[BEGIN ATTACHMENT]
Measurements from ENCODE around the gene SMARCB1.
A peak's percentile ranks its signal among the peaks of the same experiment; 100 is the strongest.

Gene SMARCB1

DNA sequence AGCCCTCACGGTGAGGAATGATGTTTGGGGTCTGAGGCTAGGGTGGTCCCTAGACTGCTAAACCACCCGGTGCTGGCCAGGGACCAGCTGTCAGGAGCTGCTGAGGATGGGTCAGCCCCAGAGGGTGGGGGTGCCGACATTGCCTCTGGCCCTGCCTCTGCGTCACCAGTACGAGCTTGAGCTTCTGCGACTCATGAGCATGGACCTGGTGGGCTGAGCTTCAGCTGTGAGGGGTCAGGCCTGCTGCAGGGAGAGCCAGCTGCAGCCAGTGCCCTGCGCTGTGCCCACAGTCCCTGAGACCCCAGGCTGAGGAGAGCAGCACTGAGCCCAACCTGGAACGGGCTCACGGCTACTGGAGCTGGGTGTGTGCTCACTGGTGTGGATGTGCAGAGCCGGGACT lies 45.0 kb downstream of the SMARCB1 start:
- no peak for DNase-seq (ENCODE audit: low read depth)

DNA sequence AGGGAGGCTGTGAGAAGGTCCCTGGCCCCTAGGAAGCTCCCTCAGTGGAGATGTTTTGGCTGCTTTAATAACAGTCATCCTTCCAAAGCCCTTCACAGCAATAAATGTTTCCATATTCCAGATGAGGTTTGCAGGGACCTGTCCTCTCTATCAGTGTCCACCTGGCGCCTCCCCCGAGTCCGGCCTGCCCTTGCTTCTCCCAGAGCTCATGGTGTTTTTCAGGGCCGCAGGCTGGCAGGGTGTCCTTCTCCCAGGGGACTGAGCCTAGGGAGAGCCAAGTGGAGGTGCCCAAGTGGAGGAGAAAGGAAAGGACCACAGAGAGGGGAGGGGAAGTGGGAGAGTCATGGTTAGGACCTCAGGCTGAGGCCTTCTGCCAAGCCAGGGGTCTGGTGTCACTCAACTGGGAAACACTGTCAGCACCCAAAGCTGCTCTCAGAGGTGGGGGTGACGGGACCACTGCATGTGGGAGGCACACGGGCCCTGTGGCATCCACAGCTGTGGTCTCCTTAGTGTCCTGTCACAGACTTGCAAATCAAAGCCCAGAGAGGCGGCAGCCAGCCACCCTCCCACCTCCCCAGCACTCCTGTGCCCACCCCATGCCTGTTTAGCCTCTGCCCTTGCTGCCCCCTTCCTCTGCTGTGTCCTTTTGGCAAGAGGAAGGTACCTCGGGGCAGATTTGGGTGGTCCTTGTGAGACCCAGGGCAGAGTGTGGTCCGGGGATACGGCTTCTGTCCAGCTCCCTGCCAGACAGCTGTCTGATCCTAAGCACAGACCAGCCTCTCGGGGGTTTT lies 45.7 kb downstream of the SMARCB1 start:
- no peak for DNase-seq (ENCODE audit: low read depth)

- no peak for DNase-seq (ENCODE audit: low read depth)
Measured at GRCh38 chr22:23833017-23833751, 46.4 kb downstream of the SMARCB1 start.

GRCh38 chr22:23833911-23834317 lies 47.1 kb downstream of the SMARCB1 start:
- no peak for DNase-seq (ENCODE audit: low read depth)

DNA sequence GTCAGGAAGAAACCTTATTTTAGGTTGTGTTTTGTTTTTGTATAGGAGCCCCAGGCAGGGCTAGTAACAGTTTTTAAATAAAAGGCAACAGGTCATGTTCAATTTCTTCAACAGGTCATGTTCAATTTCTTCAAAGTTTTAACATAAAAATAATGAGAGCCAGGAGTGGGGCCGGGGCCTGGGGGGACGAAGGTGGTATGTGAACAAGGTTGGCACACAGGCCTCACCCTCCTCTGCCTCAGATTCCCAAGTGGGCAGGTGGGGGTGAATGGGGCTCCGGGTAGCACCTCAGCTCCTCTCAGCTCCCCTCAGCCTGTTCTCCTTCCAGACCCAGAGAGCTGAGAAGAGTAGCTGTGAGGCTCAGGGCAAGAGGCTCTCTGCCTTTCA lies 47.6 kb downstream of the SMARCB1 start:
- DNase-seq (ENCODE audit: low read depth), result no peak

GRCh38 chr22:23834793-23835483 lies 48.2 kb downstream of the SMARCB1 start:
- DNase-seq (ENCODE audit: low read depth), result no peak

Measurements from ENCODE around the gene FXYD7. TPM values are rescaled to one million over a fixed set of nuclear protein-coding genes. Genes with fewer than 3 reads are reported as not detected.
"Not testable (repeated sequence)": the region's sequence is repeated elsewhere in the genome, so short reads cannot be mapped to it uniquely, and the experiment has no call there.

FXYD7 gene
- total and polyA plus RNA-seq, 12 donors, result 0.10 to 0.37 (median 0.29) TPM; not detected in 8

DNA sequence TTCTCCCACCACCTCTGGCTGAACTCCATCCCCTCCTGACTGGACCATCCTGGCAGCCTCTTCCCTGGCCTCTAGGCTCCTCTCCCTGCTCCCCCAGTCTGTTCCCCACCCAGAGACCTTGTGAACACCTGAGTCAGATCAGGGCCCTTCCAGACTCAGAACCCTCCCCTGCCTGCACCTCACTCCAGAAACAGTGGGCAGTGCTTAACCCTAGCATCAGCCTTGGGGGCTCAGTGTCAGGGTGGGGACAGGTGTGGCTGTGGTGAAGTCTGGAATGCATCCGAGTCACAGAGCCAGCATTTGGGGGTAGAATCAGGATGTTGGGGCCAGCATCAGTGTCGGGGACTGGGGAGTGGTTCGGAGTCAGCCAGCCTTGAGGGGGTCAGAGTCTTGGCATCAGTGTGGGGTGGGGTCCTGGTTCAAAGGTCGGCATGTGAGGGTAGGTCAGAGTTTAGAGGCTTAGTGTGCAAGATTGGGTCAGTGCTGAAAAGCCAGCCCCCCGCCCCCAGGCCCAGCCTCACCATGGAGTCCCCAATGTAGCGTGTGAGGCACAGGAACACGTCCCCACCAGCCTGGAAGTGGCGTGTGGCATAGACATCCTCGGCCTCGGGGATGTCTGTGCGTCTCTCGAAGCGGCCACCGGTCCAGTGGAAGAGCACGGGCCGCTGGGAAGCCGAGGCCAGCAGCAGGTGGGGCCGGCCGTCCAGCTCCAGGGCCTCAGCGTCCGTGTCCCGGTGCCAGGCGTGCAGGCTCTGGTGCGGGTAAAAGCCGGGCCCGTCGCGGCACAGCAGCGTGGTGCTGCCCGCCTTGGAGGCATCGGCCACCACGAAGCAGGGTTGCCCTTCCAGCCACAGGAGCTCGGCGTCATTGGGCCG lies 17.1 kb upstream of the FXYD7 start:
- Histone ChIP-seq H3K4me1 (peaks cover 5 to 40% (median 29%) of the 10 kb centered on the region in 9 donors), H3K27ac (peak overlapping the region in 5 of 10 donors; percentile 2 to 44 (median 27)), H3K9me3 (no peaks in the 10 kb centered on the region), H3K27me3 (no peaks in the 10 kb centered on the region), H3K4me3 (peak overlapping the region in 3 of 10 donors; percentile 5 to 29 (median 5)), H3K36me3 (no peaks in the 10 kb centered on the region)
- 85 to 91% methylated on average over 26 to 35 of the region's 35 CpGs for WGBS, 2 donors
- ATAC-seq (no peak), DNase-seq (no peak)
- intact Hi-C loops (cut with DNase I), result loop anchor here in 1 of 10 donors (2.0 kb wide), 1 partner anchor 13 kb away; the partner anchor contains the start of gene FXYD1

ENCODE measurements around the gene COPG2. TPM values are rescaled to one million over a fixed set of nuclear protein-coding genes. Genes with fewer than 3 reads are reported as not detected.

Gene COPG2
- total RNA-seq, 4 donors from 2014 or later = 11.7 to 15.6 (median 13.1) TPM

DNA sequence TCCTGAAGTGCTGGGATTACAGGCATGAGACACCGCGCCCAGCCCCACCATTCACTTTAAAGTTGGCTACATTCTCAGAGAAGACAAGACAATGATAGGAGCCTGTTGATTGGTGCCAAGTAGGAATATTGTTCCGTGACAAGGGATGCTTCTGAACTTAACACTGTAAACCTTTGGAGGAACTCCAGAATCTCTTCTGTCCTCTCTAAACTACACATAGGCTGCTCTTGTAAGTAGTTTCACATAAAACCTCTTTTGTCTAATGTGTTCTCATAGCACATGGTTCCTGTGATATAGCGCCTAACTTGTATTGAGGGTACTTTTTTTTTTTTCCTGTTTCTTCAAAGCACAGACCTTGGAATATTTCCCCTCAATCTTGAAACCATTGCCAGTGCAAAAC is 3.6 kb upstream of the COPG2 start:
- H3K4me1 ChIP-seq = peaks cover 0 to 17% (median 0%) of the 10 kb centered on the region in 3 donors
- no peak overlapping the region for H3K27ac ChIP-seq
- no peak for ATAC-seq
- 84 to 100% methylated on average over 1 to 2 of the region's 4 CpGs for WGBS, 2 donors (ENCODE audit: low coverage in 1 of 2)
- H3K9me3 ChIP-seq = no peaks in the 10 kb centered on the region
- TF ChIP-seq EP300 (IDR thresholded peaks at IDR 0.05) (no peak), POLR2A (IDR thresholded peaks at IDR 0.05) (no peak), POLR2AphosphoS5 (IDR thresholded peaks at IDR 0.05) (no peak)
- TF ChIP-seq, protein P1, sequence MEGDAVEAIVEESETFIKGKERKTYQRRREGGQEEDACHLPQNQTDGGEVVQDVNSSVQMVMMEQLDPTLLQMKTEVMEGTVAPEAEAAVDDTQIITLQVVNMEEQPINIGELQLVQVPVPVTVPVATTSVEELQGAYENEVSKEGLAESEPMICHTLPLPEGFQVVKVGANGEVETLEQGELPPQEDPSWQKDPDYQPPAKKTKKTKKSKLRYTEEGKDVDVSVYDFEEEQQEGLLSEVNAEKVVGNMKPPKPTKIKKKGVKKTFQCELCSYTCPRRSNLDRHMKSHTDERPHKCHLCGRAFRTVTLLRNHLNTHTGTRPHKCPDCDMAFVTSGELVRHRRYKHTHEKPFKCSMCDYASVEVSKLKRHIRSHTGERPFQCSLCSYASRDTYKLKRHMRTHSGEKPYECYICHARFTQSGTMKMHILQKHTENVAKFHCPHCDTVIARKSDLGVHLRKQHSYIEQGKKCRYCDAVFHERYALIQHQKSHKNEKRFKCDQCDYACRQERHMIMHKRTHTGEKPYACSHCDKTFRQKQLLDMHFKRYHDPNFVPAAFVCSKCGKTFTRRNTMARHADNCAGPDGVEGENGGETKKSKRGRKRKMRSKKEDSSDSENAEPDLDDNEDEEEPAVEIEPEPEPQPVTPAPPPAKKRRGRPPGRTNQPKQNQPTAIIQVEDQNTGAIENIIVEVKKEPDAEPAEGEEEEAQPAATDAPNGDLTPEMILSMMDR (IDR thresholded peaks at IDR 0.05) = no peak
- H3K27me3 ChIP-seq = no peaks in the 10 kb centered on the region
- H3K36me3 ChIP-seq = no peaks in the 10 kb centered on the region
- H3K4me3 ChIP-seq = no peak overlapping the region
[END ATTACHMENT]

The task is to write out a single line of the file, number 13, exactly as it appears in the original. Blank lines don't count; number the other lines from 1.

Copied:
- DNase-seq (ENCODE audit: low read depth), result no peak